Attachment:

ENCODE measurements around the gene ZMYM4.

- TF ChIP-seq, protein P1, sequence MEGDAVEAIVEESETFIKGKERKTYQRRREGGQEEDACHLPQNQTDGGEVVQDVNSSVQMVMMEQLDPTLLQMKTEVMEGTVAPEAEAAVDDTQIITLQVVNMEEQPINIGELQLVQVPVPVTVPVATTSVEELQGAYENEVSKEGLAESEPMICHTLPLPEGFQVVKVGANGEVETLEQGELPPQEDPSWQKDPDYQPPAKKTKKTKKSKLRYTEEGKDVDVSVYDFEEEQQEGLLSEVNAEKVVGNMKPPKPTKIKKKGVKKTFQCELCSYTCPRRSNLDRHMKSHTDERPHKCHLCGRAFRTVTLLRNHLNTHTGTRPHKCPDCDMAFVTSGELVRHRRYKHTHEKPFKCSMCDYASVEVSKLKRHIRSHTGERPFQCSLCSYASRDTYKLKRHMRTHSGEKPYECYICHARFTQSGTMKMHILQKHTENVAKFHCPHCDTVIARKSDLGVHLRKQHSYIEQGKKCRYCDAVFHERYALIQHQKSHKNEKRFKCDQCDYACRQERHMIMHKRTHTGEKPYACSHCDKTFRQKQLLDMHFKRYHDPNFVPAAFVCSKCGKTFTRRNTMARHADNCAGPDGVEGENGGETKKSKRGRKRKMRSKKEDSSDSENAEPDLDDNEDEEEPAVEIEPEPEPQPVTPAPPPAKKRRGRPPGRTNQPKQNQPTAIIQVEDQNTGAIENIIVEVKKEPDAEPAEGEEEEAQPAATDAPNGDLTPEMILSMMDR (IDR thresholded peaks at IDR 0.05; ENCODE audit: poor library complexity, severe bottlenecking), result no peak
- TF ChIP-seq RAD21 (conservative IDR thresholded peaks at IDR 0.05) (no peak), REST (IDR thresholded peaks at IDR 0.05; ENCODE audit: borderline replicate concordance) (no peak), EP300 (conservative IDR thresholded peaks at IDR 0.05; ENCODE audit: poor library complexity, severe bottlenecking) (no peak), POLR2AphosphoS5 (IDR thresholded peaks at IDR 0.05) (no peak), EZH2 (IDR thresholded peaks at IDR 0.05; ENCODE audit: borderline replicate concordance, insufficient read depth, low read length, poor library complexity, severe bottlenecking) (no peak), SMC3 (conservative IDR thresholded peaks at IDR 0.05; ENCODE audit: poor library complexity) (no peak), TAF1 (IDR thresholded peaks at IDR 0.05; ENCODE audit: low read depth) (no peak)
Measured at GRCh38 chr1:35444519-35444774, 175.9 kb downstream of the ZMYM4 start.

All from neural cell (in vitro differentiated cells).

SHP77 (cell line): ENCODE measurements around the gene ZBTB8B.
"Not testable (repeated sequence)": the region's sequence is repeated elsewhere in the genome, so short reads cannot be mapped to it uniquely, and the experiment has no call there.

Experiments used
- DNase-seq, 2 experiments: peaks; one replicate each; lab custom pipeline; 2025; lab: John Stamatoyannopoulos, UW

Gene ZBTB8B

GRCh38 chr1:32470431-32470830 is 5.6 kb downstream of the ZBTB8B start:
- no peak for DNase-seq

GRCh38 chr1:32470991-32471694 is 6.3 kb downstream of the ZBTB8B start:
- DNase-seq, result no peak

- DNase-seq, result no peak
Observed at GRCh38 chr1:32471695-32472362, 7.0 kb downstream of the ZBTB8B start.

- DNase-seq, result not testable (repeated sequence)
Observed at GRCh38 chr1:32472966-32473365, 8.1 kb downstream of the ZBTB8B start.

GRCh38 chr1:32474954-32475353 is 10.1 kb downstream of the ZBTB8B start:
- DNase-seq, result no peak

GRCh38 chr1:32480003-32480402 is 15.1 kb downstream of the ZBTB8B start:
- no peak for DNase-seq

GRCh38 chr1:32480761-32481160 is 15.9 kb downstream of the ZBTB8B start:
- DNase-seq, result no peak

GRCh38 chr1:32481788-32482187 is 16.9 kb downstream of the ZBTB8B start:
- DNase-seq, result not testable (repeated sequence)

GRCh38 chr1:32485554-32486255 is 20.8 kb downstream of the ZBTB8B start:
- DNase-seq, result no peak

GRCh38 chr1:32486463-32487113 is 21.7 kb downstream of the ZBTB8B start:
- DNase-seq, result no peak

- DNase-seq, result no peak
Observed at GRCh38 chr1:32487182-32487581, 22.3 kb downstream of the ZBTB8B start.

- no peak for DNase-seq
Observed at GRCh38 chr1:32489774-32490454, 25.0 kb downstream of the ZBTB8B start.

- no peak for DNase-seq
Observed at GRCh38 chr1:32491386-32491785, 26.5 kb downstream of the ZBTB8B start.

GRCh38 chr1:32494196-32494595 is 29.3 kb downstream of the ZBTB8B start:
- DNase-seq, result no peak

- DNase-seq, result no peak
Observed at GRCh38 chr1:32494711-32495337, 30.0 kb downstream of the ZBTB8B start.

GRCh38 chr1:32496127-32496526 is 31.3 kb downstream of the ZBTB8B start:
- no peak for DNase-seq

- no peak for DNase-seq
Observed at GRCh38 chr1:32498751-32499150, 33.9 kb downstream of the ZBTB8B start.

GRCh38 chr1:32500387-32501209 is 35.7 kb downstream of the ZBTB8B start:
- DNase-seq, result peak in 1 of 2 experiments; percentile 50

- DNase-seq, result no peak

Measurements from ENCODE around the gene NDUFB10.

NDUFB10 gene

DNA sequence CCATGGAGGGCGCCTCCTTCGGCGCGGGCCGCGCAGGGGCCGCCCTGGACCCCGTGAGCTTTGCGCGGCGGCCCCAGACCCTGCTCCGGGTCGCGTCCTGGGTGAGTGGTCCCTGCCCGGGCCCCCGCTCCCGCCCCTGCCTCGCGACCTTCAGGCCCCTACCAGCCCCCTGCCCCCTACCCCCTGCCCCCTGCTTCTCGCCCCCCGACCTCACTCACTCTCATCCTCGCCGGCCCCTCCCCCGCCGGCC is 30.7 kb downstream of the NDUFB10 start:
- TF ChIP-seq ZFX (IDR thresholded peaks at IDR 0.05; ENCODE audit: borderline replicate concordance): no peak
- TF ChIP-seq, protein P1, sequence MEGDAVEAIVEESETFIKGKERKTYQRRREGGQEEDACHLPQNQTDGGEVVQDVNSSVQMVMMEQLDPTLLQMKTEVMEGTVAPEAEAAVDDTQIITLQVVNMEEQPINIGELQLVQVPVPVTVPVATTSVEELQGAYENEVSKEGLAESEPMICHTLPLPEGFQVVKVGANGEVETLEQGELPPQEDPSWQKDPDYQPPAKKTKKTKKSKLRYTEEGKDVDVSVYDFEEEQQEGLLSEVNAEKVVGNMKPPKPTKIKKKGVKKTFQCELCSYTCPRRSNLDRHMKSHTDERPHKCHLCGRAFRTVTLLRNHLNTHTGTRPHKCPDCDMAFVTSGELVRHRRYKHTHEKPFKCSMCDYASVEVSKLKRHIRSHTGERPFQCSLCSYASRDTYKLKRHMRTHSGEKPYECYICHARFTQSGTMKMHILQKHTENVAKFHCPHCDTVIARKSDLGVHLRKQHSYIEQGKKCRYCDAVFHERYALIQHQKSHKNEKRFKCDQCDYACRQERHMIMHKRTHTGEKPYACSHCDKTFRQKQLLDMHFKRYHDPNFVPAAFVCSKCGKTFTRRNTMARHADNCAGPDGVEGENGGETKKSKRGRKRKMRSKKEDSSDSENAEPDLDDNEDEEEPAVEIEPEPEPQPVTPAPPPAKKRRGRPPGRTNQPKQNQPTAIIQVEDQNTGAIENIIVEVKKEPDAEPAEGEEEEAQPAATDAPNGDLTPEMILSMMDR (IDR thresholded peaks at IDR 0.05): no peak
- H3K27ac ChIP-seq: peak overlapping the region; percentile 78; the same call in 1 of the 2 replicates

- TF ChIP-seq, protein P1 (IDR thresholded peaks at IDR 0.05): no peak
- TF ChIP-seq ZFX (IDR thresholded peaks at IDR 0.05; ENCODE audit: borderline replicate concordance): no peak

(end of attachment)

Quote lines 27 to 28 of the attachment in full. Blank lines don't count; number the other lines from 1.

GRCh38 chr1:32485554-32486255 is 20.8 kb downstream of the ZBTB8B start:
- DNase-seq, result no peak